(Reuters) - A lightning-sparked wildfire burning for more than a month in western Montana has flared anew, prompting the evacuation of nearly 750 homes on Thursday as firefighters braced for more hot and windy weather forecast for the weekend, authorities said.
The so-called Lolo Peak fire, burning about 12 miles south of Missoula, has scorched more than 15,000 acres of timber since it erupted in mid-July, as tinder-dry conditions challenged efforts to contain the blaze.
“When the winds kicked up last Sunday, it made a run of one and a half miles in an hour and has been growing since,” U.S. Forest Service spokesman James Stone said.
Erratic winds pushed flames close to housing subdivisions in two counties on Thursday, prompting mandatory evacuations of residents from 743 homes, said Jordan Koppen, a spokesman for the fire management command.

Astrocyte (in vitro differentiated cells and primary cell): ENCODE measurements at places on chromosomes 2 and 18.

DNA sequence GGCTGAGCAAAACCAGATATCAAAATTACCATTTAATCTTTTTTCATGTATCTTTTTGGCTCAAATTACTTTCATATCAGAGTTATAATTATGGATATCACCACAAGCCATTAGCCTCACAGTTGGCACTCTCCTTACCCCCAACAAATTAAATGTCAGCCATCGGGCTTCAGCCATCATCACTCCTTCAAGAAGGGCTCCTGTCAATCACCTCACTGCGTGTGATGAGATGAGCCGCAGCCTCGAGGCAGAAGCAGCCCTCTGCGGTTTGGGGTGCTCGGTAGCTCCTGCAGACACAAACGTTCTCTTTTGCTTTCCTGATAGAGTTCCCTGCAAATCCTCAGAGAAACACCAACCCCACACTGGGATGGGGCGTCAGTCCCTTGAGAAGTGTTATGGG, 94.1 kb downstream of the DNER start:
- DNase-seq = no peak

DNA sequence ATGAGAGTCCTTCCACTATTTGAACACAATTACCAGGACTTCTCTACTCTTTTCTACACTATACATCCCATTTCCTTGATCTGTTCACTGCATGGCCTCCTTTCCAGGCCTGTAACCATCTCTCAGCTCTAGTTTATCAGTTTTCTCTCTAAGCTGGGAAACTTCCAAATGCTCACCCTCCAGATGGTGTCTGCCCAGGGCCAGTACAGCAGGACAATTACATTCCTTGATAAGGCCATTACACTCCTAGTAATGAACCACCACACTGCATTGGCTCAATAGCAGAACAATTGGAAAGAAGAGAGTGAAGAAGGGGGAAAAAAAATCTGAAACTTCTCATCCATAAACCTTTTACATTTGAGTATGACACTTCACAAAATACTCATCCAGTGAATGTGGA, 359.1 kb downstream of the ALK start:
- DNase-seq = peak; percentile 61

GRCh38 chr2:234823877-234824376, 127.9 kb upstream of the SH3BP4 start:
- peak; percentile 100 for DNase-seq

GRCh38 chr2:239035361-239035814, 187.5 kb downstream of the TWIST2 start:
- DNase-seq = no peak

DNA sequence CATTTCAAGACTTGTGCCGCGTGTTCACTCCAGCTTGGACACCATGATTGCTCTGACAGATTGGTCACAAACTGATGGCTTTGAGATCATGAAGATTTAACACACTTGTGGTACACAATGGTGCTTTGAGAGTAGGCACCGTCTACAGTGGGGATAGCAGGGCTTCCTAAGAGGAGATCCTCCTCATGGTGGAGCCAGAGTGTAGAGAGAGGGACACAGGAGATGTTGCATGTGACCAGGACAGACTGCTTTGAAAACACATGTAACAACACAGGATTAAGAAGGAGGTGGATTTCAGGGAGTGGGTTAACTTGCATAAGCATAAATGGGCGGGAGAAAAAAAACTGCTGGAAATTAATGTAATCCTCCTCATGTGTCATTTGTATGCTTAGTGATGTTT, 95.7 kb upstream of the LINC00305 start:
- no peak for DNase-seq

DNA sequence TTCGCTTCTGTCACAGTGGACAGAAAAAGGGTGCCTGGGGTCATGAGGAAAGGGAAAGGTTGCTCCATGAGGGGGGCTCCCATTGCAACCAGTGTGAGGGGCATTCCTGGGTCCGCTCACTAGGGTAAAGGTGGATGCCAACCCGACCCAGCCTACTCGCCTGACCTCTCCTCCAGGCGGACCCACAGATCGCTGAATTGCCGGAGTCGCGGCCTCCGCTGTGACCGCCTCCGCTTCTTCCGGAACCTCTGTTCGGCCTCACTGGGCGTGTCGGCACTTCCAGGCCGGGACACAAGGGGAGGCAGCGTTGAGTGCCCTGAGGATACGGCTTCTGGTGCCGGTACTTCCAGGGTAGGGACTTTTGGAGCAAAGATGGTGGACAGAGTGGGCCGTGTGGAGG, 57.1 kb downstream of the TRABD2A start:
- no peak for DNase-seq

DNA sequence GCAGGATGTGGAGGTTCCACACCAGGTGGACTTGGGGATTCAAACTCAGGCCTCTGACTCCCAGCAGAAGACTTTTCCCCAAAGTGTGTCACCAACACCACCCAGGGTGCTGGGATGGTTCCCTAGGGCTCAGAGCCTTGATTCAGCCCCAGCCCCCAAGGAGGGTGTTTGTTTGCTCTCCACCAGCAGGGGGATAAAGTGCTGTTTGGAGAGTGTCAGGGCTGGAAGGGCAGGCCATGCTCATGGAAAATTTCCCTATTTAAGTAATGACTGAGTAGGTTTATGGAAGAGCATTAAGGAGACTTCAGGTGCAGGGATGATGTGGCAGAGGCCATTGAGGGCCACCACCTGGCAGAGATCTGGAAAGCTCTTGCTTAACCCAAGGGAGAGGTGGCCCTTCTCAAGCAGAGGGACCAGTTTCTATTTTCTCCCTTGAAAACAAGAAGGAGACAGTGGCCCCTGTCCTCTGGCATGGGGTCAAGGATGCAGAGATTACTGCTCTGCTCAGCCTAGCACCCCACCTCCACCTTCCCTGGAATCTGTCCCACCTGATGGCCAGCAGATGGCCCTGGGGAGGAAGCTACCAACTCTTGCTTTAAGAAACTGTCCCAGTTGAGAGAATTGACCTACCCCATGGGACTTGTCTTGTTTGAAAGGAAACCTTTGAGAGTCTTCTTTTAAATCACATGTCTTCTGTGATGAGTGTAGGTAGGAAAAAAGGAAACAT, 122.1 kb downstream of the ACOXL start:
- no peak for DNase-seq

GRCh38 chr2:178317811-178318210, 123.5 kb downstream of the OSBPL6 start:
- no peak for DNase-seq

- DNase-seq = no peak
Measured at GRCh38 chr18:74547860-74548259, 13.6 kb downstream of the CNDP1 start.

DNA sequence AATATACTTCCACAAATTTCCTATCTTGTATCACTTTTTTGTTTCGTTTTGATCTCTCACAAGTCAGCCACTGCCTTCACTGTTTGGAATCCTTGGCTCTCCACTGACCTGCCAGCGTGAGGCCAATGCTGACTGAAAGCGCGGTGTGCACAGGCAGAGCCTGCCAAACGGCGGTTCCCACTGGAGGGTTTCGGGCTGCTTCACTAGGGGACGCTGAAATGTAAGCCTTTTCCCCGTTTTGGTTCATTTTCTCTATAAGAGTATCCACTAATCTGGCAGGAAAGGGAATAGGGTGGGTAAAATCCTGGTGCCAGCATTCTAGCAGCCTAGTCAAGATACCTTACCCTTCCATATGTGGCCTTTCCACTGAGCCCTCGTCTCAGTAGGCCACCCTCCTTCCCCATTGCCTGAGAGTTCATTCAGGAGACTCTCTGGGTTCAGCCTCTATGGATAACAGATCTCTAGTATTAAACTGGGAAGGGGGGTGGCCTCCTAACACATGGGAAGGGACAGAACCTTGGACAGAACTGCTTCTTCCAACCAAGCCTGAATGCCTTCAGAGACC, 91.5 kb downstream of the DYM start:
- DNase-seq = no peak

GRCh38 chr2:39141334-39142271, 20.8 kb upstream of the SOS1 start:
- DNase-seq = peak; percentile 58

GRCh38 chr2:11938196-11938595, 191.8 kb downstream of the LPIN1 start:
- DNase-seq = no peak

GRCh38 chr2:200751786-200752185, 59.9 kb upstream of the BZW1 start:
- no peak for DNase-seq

Fire retardant drops from helicopters and fixed-wing aircraft have been deployed to douse the flames in an effort to assist some 500 firefighters on the scene.
No property losses have been reported, but a 29-year-old member of an elite “hotshots” firefighting crew from California was killed this month when a falling tree struck him.
Koppen said weather forecasters have issued red-flag warnings for the area on Friday, and he expects the burned acreage to increase when the fire is mapped again Thursday night.
The northern Rocky Mountain region has been in the grips of a prolonged drought, and this year wildfires have blackened 393,000 acres in Montana and parts of neighboring Idaho, Stone said.
In Oregon on Thursday, Governor Kate Brown authorized the state’s fire marshal to mobilize additional resources to aid local firefighting efforts near the Cascade town of Sisters, where a wildfire threatened more than 400 structures. An estimated 1,200 residents of the area were advised to stand by for possible evacuation notices.
Reporting by Keith Coffman in Denver; Editing by Steve Gorman and Leslie Adler